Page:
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Radicalisation and terrorism

In the last decade, countering radicalisation that turns to terrorism has become an issue of particular concern for many European governments. It has reached new dramatic dimensions with the violent attacks in Paris from 2015. The current situation in Syria and Iraq and the emergence of the so-called Islamic State have led to new security threats especially concerning EU citizens joining the ranks of ISIS as foreign fighters. Another worrying trend for many countries in Europe is right-wing extremism which also has seen a resurgence in recent years. In response to terrorist attacks on European soil , many ‘softer’ policies were rolled out, especially in older EU member states. Instead of focusing exclusively on the immediate prevention of terrorist attacks, these policies aim at identifying and reversing the radicalisation process which often precedes the use of violence. This implies identifying and addressing root causes and drivers for radicalisation instead of focusing on enforcing control over its manifestations.

Yet, in many European states decision-makers lack the appropriate evidence to guide policy actions. More empirical evidence is needed on why, when and how individuals and groups are recruited in extremist organisations and under what conditions some of these individuals come to engage in violent acts. This is not an easy task as there is no single root cause of terrorism.

Developing working mechanisms in preventing and countering radicalisation is a long process that requires tailor-made instruments for recognising, monitoring and evaluating certain risk signs early on. This calls for the involvement of a wide range of public sector bodies and civil society, as well as having in place a supporting institutional infrastructure to enable multi-agency cooperation and community engagement.

Recognising the challenges that phenomena of radicalisation and terrorism pose before European societies, CSD works on developing effective methods to monitor radicalisation processes and identify risk groups in Southeast Europe.



all events

The Links Between Crime and Terrorism in Europe
Radicalisaiton and terrorism are among the most pressing security threats in the European Union. The possible interaction or convergence between conventional and organised criminals on the one hand and extremists on the other can amplify the risks presented by both security issues. more »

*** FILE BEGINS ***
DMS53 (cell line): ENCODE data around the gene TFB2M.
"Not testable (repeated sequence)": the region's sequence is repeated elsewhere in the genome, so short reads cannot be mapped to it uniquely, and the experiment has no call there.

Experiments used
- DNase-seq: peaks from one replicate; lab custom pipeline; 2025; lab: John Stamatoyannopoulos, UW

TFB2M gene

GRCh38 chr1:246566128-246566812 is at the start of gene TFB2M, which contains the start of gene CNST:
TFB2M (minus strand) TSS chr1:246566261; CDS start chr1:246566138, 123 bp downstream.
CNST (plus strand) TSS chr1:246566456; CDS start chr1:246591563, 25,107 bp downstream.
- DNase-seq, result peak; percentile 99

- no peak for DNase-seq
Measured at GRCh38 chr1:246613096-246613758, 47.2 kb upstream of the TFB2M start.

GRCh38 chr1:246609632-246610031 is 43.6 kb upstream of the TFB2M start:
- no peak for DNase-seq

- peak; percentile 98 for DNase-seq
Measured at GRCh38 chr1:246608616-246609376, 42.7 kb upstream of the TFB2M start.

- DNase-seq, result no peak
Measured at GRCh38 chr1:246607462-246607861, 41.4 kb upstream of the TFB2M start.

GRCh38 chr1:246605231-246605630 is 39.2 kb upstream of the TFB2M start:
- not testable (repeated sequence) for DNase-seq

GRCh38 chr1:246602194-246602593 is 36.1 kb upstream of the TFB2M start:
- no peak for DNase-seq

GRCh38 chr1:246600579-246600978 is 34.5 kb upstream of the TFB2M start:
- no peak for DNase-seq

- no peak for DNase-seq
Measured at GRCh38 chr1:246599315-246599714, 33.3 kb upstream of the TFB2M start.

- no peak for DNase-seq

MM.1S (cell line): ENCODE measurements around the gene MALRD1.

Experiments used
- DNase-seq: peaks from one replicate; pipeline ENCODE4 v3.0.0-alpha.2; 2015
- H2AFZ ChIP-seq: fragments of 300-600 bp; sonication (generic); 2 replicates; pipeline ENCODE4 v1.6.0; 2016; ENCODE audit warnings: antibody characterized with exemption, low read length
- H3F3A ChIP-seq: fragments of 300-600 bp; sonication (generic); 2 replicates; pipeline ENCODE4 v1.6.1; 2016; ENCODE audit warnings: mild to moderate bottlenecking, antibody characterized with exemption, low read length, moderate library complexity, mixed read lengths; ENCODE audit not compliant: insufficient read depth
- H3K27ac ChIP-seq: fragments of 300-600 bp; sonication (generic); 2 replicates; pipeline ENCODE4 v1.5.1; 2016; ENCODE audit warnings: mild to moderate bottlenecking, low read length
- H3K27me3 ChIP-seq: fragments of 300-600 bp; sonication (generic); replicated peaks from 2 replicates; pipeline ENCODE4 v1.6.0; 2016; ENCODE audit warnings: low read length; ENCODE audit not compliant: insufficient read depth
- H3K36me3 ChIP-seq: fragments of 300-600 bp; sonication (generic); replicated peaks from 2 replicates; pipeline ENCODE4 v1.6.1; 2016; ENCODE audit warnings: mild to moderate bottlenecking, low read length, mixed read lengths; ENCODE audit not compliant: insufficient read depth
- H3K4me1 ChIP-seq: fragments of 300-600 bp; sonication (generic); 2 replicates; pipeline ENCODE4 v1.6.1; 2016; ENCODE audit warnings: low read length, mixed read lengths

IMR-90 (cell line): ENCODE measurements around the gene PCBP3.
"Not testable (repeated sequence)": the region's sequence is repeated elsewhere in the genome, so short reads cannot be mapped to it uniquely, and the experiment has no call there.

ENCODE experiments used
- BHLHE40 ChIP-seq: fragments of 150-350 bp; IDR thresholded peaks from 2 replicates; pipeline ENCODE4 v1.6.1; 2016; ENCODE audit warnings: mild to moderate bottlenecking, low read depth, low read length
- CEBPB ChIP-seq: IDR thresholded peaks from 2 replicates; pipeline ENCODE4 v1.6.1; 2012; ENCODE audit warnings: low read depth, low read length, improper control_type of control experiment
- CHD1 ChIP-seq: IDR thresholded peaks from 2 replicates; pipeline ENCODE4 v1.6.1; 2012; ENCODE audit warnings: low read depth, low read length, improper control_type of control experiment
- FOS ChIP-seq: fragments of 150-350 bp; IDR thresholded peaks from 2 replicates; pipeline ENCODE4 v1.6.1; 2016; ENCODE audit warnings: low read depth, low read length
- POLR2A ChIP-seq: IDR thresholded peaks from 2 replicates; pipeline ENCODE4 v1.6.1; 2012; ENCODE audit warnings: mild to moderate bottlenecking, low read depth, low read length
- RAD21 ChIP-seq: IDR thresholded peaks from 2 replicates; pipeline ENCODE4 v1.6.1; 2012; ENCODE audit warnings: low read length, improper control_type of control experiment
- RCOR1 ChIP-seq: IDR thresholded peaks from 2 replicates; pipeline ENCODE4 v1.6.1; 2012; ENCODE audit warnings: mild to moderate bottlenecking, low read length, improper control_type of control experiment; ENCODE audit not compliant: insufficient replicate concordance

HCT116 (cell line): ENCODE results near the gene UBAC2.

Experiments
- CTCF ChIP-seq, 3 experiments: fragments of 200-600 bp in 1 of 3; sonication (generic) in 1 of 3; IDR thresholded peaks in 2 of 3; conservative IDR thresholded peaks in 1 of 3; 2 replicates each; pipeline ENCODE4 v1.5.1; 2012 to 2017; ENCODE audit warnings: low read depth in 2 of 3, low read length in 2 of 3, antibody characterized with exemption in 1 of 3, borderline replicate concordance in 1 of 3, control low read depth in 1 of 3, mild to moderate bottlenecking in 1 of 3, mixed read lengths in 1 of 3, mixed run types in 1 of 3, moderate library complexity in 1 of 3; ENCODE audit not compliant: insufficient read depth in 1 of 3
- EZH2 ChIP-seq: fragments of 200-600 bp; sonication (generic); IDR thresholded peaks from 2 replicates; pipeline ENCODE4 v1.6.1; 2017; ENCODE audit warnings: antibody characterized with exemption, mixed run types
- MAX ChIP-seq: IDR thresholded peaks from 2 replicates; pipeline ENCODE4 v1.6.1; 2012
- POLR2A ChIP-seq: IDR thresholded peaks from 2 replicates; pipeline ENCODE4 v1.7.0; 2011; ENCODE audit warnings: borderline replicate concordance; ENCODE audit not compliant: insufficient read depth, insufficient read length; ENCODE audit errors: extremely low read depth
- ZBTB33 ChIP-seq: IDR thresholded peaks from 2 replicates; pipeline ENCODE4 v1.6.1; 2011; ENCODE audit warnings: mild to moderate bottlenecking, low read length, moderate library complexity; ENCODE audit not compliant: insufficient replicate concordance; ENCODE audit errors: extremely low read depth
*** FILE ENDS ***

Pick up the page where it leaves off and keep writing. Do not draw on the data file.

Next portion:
Counter Terrorism: Bush, Obama, and Trump Policies
Whilst the US counter-terrorism policy is still being debated within the Trump Administration, there are already indications that it will remain consistent with the underlying trend observed under the Bush and Obama Administrations, whereby terrorism is framed as a foreign rather than a domestic threat against which America must protect itself with stronger borders, travel restrictions, and reductions in refugee flows and immigration as part of an open-ended conflict. more »


all publications

Who are the European Jihadists?
Radicalisaiton and terrorism are key challenges which are the forefront of the security agenda across the globe. A similarly important, related problem is the intersection between these phenomena and other crimes. The nature and type of such links need to be well mapped out and understood to facilitate the development of working counteraction strategies. more »
From criminals to terrorists and back: Bulgaria quarterly report
Radicalisation and terrorism as well as their possible intersection with other crimes are key security challenges in Europe. The current report presents emergent findings on the link between extremism and crime in Bulgaria. more »
From Criminals to Terrorists and Back Kick-off Report
Radicalisaiton and terrorism are among the most pressing security concerns facing Europe. At the same time, intersections and convergence between crime on the one hand and terrorism on the other has the potential to amplify security risks. more »
Risks of Islamist Radicalisation in Bulgaria: A Case Study in the Iztok Neighbourhood of the City of Pazardzhik
In the context of the escalation of extremist Islamist violence in many EC countries today, the issue of the risks of home grown Islamist radicalization in Bulgaria is the subject of heated public debates. Preventing and studying (Islamist) radicalization has become a priority in Europe, giving rise to wealth of publications that explore its motives and causes as well as the processes whereby individuals and groups come to espouse extremist ideas and engage in violent actions. Such studies are lacking in Bulgaria while worries about the potential influence that international terrorist organisations and the related Islamist extremist ideologies could exert in the country are rising. more »

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